Doug Beattie asked if these requirements also apply to OCSP responses? Kathleen said that Mozilla’s goal is to rely on CRLs for CRLite and to stop checking OCSP.
Doug asked if the URL of the CRL will come from CCADB. Kathleen said yes.
Doug clarified that CRLDP will not be required to be included in the certificate.
Dimitris Zacharopoulos noted that the BRs require consistency between OCSP and CRL revocation reason codes for a certificate.
Corey Bonnell asked if there should be an exception for ‘certificate hold’ in OCSP responses per RFC 6960 ‘extended revoke’. Kathleen said she would follow up on this.
The next paragraph adds a requirement to inform Subscribers about reason codes in the CA’s Subscriber Agreement.
Trev expressed concern that Subscribers will not understand these reason codes and the language will be scary. She said that more approachable language would be helpful The most common reason that Amazon Subscribers revoke certificates is because they were told by their Security team that it’s their internal policy to revoke unused certs. None of the reaosn codes make sense for a Subscriber in this situation. Kathleen said that additional requirements are not being placed on the Subscriber, and Mozilla can add a wiki page containing recommendations.
Trev said that CAs are going to be better at picking reason codes.
Yoshiro Yoneya asked about the last sentence in the paragraph stating the “default value meaning that no revocation reason is provided” is ambiguous. Kathleen said that this is meant to mean reason code 0 “unspecified”. This will be clarified.
Aaron Gable said that the phrasing of bullet 5 under keyCompromise is odd “…with the scope of revocation being described below:”
Tim Hollebeek said that the language about determining if a key has been compromised points out that there is no standardized way of demonstrating posession of the private key. It would be nice if there was a standard for doing so.
Jos Purvis asked if it would be reasonable to document a few non-exclusive ways to confirm possession.
Inigo Barreira commented that CRLs and OCSP can be out of synch. Ben suggested that Mozilla could add language to require consistency.
Kathleen said that there should be separate discussions about what it means to prove possession of a private key.
Doug said that the language here says that the Subscriber can request revocation for key compromise without proving possession. Anyone else would need to prove possession.
Roman Fisher said that you should not use an existing CSR to prove possession, but a new one could be used. Kathleen said that the reuse of CSRs is a discussion for the CAB Forum.
Tim said that the existing language could be interpreted as forbidding the use of any CSR to prove key possession, but it could be secure in some circumstances.
Corey Bonnell said that there was a discussion about backdating the revocation date in the Code Signing WG. This is a SHOULD NOT in RFC 5280, but the code signing WG clarified that this is permitted. Corey suggested adding similar language here. Kathleen agreed.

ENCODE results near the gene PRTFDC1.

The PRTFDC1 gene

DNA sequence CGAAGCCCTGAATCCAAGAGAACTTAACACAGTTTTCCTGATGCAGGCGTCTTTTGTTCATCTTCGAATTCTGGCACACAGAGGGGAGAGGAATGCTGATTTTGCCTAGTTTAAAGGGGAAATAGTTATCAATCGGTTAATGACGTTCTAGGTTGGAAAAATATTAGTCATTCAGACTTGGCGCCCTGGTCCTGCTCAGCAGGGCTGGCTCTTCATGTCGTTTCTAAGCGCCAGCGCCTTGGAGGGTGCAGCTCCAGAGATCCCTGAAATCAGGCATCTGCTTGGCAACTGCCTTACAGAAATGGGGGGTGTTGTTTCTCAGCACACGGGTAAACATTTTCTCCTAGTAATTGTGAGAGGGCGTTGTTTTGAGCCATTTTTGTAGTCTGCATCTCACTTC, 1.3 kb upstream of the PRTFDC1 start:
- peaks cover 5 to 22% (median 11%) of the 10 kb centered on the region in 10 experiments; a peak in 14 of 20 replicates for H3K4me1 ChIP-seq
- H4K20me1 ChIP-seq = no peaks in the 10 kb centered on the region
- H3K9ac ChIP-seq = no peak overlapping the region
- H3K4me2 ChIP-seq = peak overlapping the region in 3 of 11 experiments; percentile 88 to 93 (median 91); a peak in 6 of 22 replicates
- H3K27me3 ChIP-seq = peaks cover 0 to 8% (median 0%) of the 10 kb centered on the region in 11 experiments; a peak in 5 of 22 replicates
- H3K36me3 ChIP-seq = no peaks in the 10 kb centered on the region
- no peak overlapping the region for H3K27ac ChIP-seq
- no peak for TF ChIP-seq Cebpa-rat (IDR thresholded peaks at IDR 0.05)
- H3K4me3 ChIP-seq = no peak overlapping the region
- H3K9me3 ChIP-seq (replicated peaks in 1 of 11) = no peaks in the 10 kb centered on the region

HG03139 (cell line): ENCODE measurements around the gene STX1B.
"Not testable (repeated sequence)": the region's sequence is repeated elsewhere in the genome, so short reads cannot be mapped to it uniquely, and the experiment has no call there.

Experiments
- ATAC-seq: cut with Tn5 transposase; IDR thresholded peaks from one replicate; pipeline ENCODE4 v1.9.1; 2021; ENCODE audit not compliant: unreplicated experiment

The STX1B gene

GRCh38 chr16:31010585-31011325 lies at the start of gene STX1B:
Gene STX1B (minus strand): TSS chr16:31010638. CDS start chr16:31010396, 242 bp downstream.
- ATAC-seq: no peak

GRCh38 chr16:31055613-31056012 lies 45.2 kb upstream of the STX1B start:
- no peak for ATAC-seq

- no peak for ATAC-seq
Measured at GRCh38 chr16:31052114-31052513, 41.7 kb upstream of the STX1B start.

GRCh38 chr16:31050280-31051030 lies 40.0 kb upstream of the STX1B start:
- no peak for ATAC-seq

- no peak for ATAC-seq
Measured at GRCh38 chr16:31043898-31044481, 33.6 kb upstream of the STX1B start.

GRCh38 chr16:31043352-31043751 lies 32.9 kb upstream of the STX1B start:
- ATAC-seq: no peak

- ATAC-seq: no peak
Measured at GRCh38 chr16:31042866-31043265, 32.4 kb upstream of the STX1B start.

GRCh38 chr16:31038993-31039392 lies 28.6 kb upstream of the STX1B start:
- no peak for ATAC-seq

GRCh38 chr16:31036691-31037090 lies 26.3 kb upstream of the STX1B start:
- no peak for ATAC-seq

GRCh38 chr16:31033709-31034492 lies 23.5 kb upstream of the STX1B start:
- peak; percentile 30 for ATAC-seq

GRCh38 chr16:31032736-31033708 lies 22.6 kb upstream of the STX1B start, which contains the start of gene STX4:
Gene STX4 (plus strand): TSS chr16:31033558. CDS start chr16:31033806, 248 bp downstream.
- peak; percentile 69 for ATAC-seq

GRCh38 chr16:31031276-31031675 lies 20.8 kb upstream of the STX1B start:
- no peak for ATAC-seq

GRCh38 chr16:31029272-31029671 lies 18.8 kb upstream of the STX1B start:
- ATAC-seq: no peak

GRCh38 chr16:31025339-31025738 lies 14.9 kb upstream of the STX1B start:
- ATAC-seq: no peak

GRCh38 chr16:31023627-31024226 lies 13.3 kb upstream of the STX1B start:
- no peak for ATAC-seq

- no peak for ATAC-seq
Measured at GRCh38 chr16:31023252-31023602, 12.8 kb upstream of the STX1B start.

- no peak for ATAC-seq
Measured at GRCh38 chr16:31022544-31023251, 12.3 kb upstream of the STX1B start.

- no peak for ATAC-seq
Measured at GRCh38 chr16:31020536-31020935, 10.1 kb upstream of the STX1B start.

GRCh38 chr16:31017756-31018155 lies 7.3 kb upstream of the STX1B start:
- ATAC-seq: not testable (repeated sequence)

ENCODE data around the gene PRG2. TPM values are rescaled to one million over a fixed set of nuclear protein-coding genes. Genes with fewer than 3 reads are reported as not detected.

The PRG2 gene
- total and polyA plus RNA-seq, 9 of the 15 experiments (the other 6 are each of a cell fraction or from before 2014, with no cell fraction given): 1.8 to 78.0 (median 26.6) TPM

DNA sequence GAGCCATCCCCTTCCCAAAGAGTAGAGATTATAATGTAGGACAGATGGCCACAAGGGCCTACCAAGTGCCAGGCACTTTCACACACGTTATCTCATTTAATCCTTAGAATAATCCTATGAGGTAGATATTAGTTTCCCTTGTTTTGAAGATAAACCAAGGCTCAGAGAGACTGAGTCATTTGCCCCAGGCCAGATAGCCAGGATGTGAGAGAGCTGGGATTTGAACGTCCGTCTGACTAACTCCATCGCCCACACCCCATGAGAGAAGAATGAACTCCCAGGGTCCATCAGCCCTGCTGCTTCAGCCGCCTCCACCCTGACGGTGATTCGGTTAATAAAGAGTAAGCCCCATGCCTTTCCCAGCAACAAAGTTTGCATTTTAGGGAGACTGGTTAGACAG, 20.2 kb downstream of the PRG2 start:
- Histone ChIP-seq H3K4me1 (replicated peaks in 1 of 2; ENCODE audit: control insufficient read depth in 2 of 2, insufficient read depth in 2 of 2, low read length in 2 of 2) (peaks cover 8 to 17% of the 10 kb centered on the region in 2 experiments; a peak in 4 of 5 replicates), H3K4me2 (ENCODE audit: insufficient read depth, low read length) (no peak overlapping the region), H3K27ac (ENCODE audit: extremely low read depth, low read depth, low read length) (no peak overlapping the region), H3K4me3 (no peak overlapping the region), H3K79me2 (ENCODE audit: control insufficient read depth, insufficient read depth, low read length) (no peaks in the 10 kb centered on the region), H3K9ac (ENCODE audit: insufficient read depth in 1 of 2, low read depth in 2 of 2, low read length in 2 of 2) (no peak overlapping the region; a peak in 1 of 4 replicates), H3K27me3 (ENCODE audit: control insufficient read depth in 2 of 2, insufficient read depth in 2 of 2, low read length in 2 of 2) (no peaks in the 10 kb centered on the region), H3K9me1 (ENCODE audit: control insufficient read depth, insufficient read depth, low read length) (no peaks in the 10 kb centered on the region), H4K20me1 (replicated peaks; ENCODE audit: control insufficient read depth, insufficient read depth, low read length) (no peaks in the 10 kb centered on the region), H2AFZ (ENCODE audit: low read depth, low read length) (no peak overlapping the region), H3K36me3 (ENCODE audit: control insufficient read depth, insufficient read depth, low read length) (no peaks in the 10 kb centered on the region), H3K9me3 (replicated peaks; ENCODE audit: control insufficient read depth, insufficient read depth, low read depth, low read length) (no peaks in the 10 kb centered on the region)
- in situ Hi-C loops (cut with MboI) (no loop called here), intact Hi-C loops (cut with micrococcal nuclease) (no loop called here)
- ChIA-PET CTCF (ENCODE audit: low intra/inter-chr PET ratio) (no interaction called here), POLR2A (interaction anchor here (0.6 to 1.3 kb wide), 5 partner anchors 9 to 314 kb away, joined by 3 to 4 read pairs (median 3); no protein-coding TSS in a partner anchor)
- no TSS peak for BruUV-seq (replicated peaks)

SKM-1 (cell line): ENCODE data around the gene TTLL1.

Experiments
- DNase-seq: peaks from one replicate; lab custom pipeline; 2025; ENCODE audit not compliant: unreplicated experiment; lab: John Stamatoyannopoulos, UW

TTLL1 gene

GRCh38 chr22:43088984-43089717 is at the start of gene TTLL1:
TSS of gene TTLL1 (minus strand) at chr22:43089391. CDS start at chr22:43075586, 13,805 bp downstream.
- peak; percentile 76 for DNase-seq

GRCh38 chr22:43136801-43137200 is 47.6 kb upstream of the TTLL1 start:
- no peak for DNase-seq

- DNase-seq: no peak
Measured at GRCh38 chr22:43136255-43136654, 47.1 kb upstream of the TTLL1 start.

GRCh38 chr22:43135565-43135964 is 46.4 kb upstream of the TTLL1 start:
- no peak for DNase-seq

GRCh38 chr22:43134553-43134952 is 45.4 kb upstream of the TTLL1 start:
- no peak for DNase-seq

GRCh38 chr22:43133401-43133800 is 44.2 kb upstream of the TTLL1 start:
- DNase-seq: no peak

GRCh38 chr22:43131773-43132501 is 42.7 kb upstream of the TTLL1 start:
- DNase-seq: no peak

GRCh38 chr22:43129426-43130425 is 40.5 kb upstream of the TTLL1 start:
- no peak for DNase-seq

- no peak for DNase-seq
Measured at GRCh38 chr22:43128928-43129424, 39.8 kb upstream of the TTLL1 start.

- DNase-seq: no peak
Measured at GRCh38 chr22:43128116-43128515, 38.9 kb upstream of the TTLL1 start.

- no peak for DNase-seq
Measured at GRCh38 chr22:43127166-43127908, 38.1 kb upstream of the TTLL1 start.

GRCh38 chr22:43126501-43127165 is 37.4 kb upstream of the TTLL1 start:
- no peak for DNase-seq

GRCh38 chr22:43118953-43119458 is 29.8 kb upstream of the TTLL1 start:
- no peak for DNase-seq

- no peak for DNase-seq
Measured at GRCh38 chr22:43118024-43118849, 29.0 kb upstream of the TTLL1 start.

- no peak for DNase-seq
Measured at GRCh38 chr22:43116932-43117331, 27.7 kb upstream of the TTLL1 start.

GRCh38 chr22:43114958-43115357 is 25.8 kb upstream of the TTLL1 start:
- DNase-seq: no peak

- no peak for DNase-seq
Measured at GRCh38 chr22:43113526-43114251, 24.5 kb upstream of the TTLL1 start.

Dimitris asked why backdating makes sense for TLS certificates and said that updating the revocation date in the CRL doesn’t make sense for TLS.
Doug said that he is not a fan of using keyCompromise for the example of the subscriber notifying the CA that the request was not authorized. Kathleen said that the reason is that someone other than the domain owner has the private key for that domain. Ben said that it doesn’t squarely fit in one or the other.
Tim said that he agrees with Doug and privilege withdrawn is better in this circumstance. The key is not compromised in this case.
Kathleen said that the two examples under keyCompromise were originally under provilegeWithdrawn and will be moved back. Aaron asked if the CA works with the Subscriber to replace the certificate because domain validation was not performed properly, should the reason code be superseded instead of privilegeWithdrawn?
Trev asked if cessationOfOperation makes sense when a Subscriber has switched to a new certificate rather than superceded. Kathleen said that she recalls ETSI requiring cessationOfOperation, and CAs asked for both options.
Trev said that Subscribers will ask for certificates to be revoked when replacing them. Providing a revocation reason is a potential privacy concern because it forces Subscribers to disclose information about their operations in a case when revocation is a policy decision. Kathleen said that she expects most revocations will not have a reason code. We need to make that clear to Subscribers.
Trev said that revocation tools/UI must allow Subscribers to choosse a reason, so this policy means that CAs must educate Subscribers about revocation reasons.
Aaron said that a lot of the descriptions for why to use a reason say ‘use this unless…’ He suggested ordering them in order of priority with keyCompromise at the top (most critical), followed by privilegeWithdrawn, affiliationChanged, cessationOfOperation, and Superceded.
Curt asked why Subscribers would choose anything other than keyCompromise if Mozilla won’t do anything with them? Kathleen said that Mozilla hasn’t decided when to hard fail.
Curt said that Subscribers may not understand the impact of choosing one reason code versus another.
Dimitris said that keyCompromise is the low hanging fruit, so perhaps the initial version of this policy should only cover keyCompromise while language for other revocation reasons is improved. Kathleen said that they are tackling everything all at once due to timing. It will be a whole year after the implementation date before Mozilla can depend on these reason codes, and Mozilla doesn’t want to delay further.